Some executives within the Milwaukee Brewers organization believe that shortstop Orlando Arcia arrived to the team’s spring training camp out of shape in February out of shape, reports Fox Sports’ Ken Rosenthal.
That is one explanation for Arcia’s struggles in his second full-season at the Major League level, but even that doesn’t tell the whole story, as Arcia has been one of the worst hitters in all of baseball this season.
Arcia’s calling card has never been offense and it likely will never be. However, his .277/.324/.407 batting line that featured 15 homers, 53 runs batted in, and 14 stolen bases across 548 plate appearances in 2017 provide a sense of optimism that Arcia could at least hover around those numbers for his career, all while being one of the best defenders in the game.
To his credit, there have been fewer better on the defensive side of the ball than Arcia this season. Entering play on Saturday, Arcia had nine defensive runs saved on the season, giving him the 8th most in all of baseball in a tie with Cleveland Indians star shortstop Francisco Lindor. This incredible defensive output can’t negate a putrid offensive showing to this point, though.
After going 0-for-2 with a strikeout in Milwaukee’s 4-1 loss to the Philadelphia Phillies Saturday afternoon, Arcia’s batting line dipped down to .204/.238/.265, which gives him a .503 OPS. If Arcia qualified, that .503 OPS would be the second-worst in all of baseball, with only Chris Davis of the Baltimore Orioles having a lower OPS at .454.
Arcia’s wRC+ on the season is 35, which means that he is 65% below what a league-average hitter should be. Once again, the only player with a lower wRC+ than Arcia is Davis, who is at 24. Another telling statistic about Arcia’s struggles as a hitter this season is his ground ball rate. When Arcia has put the ball into play in 2018, it has been on the ground 60.7% of the time. Only Ian Desmond of the Colorado Rockies has hit more balls on the ground this year, and he has a 62.9% clip.
Ever since Arcia arrived to the big leagues in August 2016, his mechanics at the plate have been an issue, and they are really crippling him and his confidence lately. So, what can the Brewers do about it to improve things?
Milwaukee has the option to send Arcia to the minor leagues, and they even already did that this season. Arcia had to be recalled just four games after his demotion because infielder Tyler Saladino went on the disabled list, so Arcia truly didn’t work on, or improve anything during his short stint with the Colorado Springs Sky Sox, the Brewers Triple-A affiliate.
It’s possible that the Brewers will send Arcia back to the minor leagues at some point, and the next possible scenario for when that could happen depends on when Saladino comes back from the disabled list, or when the Brewers deem that Brad Miller is ready to play shortstop at the Major League level for them.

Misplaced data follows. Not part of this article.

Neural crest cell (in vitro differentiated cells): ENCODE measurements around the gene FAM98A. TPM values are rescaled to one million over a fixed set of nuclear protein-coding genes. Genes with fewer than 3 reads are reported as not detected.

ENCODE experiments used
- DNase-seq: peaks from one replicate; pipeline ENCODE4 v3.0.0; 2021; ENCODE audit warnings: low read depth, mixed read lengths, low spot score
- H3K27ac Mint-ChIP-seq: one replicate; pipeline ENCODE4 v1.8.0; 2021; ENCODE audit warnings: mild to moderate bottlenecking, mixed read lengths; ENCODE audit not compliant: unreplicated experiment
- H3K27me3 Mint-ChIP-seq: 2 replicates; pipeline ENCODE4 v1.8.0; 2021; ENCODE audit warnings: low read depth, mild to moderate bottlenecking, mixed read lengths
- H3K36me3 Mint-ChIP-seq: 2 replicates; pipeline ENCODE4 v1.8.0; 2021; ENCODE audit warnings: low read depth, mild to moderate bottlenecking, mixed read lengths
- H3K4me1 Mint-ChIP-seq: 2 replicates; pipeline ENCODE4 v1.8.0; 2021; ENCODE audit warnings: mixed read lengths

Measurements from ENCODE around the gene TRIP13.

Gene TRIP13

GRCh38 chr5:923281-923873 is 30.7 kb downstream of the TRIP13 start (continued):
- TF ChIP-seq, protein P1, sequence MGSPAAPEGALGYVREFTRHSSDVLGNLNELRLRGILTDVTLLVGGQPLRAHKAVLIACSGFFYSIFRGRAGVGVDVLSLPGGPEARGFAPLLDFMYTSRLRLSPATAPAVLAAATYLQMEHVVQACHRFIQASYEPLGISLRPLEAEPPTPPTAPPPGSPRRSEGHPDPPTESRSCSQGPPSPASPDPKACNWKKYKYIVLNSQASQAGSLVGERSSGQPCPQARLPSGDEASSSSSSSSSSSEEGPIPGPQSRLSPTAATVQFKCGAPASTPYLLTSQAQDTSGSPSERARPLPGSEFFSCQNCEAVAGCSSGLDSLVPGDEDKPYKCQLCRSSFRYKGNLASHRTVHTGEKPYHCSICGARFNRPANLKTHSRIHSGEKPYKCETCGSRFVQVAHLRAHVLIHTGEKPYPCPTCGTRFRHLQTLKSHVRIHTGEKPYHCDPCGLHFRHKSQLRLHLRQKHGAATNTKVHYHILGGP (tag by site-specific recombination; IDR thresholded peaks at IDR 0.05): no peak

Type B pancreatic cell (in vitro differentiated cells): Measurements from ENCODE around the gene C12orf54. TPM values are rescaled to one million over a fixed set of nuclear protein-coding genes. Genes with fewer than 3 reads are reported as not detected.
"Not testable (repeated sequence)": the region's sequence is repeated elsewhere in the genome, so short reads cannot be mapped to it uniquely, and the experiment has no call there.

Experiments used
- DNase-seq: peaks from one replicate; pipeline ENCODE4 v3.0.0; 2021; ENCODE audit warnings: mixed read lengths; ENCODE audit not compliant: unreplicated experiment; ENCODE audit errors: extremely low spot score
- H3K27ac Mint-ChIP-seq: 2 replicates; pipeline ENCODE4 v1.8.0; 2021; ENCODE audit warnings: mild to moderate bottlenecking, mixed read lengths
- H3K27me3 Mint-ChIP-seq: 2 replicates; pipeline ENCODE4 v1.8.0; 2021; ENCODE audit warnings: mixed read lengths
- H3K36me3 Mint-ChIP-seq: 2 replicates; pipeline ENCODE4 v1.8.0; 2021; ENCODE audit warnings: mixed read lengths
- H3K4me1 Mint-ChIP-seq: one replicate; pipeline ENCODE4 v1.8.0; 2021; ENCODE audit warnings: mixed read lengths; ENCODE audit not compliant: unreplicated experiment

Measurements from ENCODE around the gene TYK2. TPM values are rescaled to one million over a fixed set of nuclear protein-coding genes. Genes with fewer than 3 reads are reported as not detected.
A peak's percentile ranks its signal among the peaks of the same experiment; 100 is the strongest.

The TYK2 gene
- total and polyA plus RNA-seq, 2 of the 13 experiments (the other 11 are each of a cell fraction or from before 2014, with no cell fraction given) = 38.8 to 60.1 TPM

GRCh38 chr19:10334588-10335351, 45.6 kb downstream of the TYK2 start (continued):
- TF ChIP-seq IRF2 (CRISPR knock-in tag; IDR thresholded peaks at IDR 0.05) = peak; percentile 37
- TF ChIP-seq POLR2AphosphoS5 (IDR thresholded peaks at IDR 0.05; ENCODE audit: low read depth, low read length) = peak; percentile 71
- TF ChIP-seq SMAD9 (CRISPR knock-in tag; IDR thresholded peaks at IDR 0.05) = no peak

The Brewers acquired Miller via trade last week from the Tampa Bay Rays in-exchange for first baseman/outfielder Ji-Man Choi to solidify their middle infield depth, and have played Miller exclusively at shortstop so far in a small sample size. While Miller will provide the Brewers with a better bat at a premier defensive position whenever they decide to select him from Triple-A, the drop off defensively will be significant, as Miller is not known as a good defender by any stretch. He has already made two errors in 19 defensive innings.
Until the Brewers get fully-healthy and deem Miller ready, they will just likely have to stick it out with Arcia batting 8th nearly everyday. It certainly doesn’t help that one of the Brewers bench options in Eric Sogard has been even worse to this point on offense with a .405 OPS and 12 wRC+. There is one direction the Brewers could choose to go more frequently at shortstop, but it’s likely to be very game-changing at the same time as well.
Utility man Hernan Perez finished the game at shortstop today for the Brewers and came up through the minor leagues as a shortstop and can now play any position that manager Craig Counsell asks of him. It wouldn’t be surprising to see Perez start to draw some starts at shortstop in the next couple of games for Milwaukee.
Despite a lack of consistent production at shortstop and catcher this season for the Brewers, they still have one of the best records in baseball, and the best record in the National League at 42-28. How much longer can they handle Opening Day starters like Arcia and Manny Pina struggling is the question the remains to be answered.
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